Sunday-AM:  26.2 miles (4:00) French Creek/Horseshow Trail, 2447'
Met with Matt and Jason at Scott's Run Lake parking at 6am.  Headed out on trail before sunrise.  Very slow going considering the technicality of the trails.  Ran out to Warwick Park.  This will be the last 13+ miles of the proposed Horseshoe Trail race.  On way back, ran faster.  Legs tired, but was able to push harder the last 4 miles on very technical trail.

Mileage = 81
Vertical = 6000'
Days off = 1

This was my "off" week.  Took it a bit easier with mileage and vertical this week.  Not bad for an off week being 80 miles.  Decided that I probably will run Boston on the 18th.  Probably won't run very hard.  Will just try to keep pace for a 2:45-2:50.  Don't want to tire the legs to much or ruin my mental racing mind for Ice Age.  Will be an interesting run.  Going to drive up on Sunday and camp in Highlander somewhere.  I will have to see what Lee's goal is.  Maybe I can run with him.  I have a feeling the road is going to take something out of my legs post-race week.  Anyway, should be fun!

Sunday, April 3, 2011

WEEKLY SUMMARY: Mar 28 - Apr 03

Mon-PM:  9.6 miles (1:13) Kimberton Whole Foods-Home, 745'
A new chapter in our lives has started.  Evan is playing in an organized team sport.  Today was his first practice and he did remarkably well.  Evan's a quick learner!  Anyway, after practice, my wife took him home and I ran from the Kimberton Whole Foods starting at around 7:30 or so.  Headlamp needed new batteries and made the trip home challenging.

Tues-PM:  7.75 miles (1:02) Joy-Misery x 2, 1312'
Cause I am a masochist.  Was going to run 3 loops, but wanted to go home and have play catch with Evan.

Wed-PM:  11.6 miles (1:40)  Joy-Misery x 3, 2000'
Garmin battery died.  Ran 3 reverse loops and practice power-hiking up the steeper sections.

Thurs-PM:  11 miles (1:23)  SRT, 282'
Workout on the Schulykill River Trail with Matt.  6 x 5 min w/ 2 min jog.  Started easy, though legs tired.  Paces were 5:56, 5:54, 5:52, 5:48, 5:44, 5:38.

Friday-AM:  8.25 miles (1:)5) Perkiomen Trail, 282'
Ran with Jason starting at 5:30am.  Raining during the run, but snowed after.  Probably would have preferred the snow.

Saturday-AM:  22 miles (3:30) Horseshoe Trail, 3000'
Exploration run on the Horseshoe Trail.  This section will wind up being miles 20-30 for the 100K race.  Tough, tough section.  Some very steep hills with lots of rocks and debris fields.  Looks like a tornado or something shredded trees apart.  Almost killed myself on a fall, but stopped my head from hitting a big log by about 6 inches.  I am sure it would have knocked me unconscious and probably of split my head open.  Lucky Day!!!
The 10.5 mile entry below is the direction the race will proceed and has over 1600ft of climbing and 1233 ft of descent.

03APR2011 (Happy Birthday to me)
Sunday-AM:  20.5 miles (2:36) Betzwood-Sanctuary, 863'
Met up with Terry, Patrick, Paul, Mike, and Carolyn for a stroll through the flat sections of VF.  Ran 4 miles before running with them.  Legs were tired today, but was able to go up the hills strong.

Mileage = 91
Vertical = 8500'
Days off = 0

Sunday, March 27, 2011

WEEKLY SUMMARY: Mar 21 - Mar 27

Mon-PM:  11.5 miles (1:15) Oaks-Betzwood-Sanctuary loop, 348'
Trail wet from rain all morning.  Don't know what got into me running this fast for a "recovery" week, but it felt pretty good.

Tues-PM:  10.5 miles (1:13) LL-GWHQ-JOY lollipop loop, 753'
Met up with Ben for easy run on trails.  Legs felt a little tired on hills, but all in all getting through it.  Ran two parking lot loops before Ben arrived.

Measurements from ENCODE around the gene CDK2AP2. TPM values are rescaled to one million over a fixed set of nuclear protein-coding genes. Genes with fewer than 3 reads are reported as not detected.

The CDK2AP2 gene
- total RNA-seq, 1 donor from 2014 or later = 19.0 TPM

Wed-PM:  9.65 miles (1:12)  LL-GWHQ-Joy lollipop loop, 753'
Raining and 39 degrees, but didn't feel cold.  Ran Joy with some passion, could have went longer, but it was getting late.

Thurs-PM:  11 miles (1:27)  Joy-Misery X2, 1604'
Cold day in the afternoon.  Ran from Waynes Woods parking lot to Mt. Joy, then Mount Misery.  Repeat.  Then run up Joy and back to lot.


Saturday-AM:  31 miles (4:33) Joy-Misery X8, 5306'
The Joy-Misery Loop is a loop consisting of two east coast "mountains" in Valley Forge Park, which measures ~700ft of vertical gain for a total distance of 3.85 miles.  From the Knox's HQs Parking lot, head up the paved path toward Mount Joy.  Take a left onto the trail after the tree stump.  Mt. Joy is relatively devoid of rocks, however, does have some sections on the climbs.  There are also two fallen trees which test your agility.  After Joy, the loop heads over to Mt Misery after crossing Rt 252.  You are only on the road for about 0.1 mile, then you start the 370' climb up the very, rocky side of Misery on the start of the Horseshoe-Trail (a 141 mile trail that leads to the Appalachian Trail).  The climb lasts about 0.8 miles at which point, you shoot down another less rocky section with many log steps, joining up with Yellow Springs Road.  Taking a left on Yellow Springs head through the Covered Bridge and up Rt 252 to finish the loop at Knox's HQs.

Started running at 5:45am and completed 2 loops with headlamp.  Met Jason (winner of St. Croix 50 miler) at 7:00am and ran 6 more loops with Jason.  Jong showed up during my 4th loop.  Very nice run.  Temperatures were 21F at the start and 36F after run completed.  Refueled with 2 bottles of Ensure, 1 bottle after loop 4 (15.5miles), and 1 bottle after loop 6 (23.3 miles).  Ran with fuel belt to see how this would feel for Vermont 100.  Felt really good and you can pack alot of stuff in it.  Today, I used a water bottle with Endurox and refilled it with water after loop 7.  All in all, felt really great the whole time.  We reversed the loop on loops 5 and 8.  Those climbs are tougher, but I didn't power walk/hike at all.  Kept the body moving. 

We ran into Alex on loop 5 and chatted for about 5 minutes.  It will be nice expanding the running group with Alex and Derek.  We just need to get on similar pages.  I think these Joy-Misery loops would do them well, especially with Highland Sky (Alex) and Pine to Palm (Derek) coming up.  There just aren't any other places close-by that offer this type of climbing (i.e.  Western States-ish climbing).

Sunday-AM:  20 miles (2:31) Betzwood-Sanctuary, 747'
Met up with Jason at LL parking lot and ran 3+ miles with him, then headed back to LL to meet Terry and Patrick.  Went out easy along Betzwood trail, up Sanctuary, and back along SRT.  Ran the last couple miles of SRT at faster clip (6:40; 5:55).  Felt pretty good, surprisingly.  Patrick dropped the hammer even more with 0.5 miles to go.  I think he hit 5:43 or so.  Couldn't get my legs to move that fast after yesterday.

Pretty good week of running and will serve as a good base for training leading to Ice Age and Vermont.  Who knows, if things go well at Ice Age, maybe Western States too!  Acquired over 9000' vertical this week, but will need to focus on getting more vertical in my daily running routine, so probably means more Joy-Misery Loops

Mileage = 93
Vertical = 9511'
Days off = 1